US interest rates have hit historic lows in the last two weeks, Japan hands out ¥100,000 (S$1323) to every citizen, while Germany implements an unprecedented €800 billion (S$1.2 trillion) stimulus package. In the face of a recession brought about by the Covid-19 pandemic, various countries have given it their all to protect their economies — except China, the country where the virus was first discovered.
Experts and academics interviewed believe that for China to hold off giving a stimulus package up until now, demonstrates the resilience of the world’s second-largest economic system.
As the first country to be hit by the pandemic, China has implemented various relief packages since early February, including increasing the scale of special bonds for local governments, giving tax and financial support to enterprises, handing citizens digital vouchers, and so on. Following the global spread of the outbreak, however, these minor remedies can no longer mend the large gap caused by a great plunge in global trade. A month ago, policymakers in China proposed an increment of its fiscal deficit ratio, and an issue of special treasury bonds, greatly exciting the world with its upcoming macro policy package. However, as of now, these policies have not come to pass.
Experts and academics interviewed believe that for China to hold off giving a stimulus package up until now, demonstrates the resilience of the world’s second-largest economic system. It shows that the country has room to manoeuvre and that the central government remains very cautious about the extent of the package and its policy direction, and strives for precision and accuracy. Additionally, it is possible that measures such as the increment of its fiscal deficit ratio and special treasury bonds have to be first approved by the legislation. Thus, it is expected that the details of the package would be revealed next week at the earliest when the Standing Committee of the National People's Congress meets.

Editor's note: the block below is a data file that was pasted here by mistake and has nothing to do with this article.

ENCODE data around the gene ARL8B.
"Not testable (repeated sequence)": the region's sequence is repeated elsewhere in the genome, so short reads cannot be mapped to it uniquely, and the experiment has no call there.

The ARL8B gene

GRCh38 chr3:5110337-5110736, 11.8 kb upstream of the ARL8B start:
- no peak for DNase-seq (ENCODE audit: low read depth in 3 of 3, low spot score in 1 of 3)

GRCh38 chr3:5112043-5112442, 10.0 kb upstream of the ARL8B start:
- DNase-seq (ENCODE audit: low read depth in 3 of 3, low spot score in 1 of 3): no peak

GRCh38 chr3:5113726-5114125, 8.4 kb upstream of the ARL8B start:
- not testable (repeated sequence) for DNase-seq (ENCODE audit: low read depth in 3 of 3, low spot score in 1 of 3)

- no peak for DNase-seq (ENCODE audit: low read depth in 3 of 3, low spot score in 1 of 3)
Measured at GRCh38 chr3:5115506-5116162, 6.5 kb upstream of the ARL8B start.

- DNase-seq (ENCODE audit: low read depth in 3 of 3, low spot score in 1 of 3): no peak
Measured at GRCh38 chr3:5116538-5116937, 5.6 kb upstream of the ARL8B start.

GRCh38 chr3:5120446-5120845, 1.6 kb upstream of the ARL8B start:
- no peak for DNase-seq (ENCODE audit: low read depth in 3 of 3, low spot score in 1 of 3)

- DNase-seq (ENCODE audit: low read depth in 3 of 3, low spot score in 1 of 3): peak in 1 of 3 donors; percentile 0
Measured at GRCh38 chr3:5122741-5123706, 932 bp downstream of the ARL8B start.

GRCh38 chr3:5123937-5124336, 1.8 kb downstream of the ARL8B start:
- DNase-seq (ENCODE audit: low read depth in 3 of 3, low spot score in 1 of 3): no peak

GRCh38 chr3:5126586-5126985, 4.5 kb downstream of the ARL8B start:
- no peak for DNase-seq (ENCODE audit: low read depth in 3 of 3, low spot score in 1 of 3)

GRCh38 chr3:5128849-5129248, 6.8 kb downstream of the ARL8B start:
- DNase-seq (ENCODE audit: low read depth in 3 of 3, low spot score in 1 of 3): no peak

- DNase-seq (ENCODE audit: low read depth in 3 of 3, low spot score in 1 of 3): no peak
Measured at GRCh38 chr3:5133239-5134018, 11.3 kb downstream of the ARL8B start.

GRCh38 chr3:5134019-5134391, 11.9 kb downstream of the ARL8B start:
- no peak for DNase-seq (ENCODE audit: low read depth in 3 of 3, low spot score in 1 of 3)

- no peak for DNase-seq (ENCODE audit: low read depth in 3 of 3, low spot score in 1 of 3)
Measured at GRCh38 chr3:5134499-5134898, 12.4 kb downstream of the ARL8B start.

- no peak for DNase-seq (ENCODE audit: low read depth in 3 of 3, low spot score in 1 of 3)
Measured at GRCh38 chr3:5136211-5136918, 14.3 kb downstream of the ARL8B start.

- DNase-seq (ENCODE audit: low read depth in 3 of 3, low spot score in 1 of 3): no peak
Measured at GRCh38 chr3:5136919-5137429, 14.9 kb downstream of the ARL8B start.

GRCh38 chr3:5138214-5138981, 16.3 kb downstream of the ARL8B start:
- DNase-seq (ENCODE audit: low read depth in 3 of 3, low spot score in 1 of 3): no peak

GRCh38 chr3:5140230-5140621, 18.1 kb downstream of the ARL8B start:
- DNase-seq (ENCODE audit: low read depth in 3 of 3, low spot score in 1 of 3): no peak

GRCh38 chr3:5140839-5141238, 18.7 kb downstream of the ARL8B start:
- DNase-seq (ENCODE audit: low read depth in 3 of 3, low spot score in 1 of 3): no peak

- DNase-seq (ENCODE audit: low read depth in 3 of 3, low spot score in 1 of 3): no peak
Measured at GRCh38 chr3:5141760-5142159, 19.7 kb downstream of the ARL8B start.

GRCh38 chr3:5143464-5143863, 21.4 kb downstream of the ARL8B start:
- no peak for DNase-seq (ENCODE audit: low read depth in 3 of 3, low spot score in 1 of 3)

Tommy Xie, head of Greater China Research at OCBC Bank, told Lianhe Zaobao that the policies implemented thus far are mainly targeted at the supply side that was affected by the earlier halting of work and production. China’s massive economic volume has, on the other hand, provided some cushion for the demand side.
He also observed that since the outbreak started, the central banks of various countries have used the softer approach of window guidance to offer advice and guidelines to commercial banks on loan-specific issues, and the US Federal Reserve even issued loans to enterprises directly. “Such centralised planning is actually China’s strong suit. Such measures would be operationalised effortlessly in China as compared to other countries,” Xie said.
“Cash handouts issued through the local governments may get intercepted as well. I believe the central government is still deciding on how much to give, and how to give." - Professor Chen Bo, Huazhong University of Science and Technology
Apart from adopting milder monetary policies, China has yet to announce cash handouts to citizens like the majority of advanced economies, making its fiscal expenditure far less than other countries.
According to Statista, a statistics portal for market data, out of all G20 member countries, Japan rolled out the largest stimulus package that takes up 20% of its GDP. The US stands at number two, with a stimulus package that is worth 11% of its GDP. China is at number 12, with a package that is a mere 2.5% of its GDP.
Next month could be the toughest yet with cancellations of export orders
Professor Chen Bo of the Huazhong University of Science and Technology told us that the personal savings rate of Chinese citizens are higher than European and American countries and they are thus able to cope better. However, the livelihoods of a large number of Chinese families are still badly hit by the effects of the pandemic and it is only a matter of time before the government offers cash handouts to its citizens.
“Unlike the US, China is unable to directly hand money to its citizens based on their social security numbers. Cash handouts issued through the local governments may get intercepted as well. I believe the central government is still deciding on how much to give, and how to give,” Prof Chen said.
However, time is running out for Chinese policymakers as the economic fallout of the pandemic worsens. Xie predicts that following the cancellation of orders from various countries, export enterprises will face its toughest period yet next month. If enterprises fail to survive, society will risk going through a period of great uncertainty with huge waves of large-scale shutdowns and unemployment.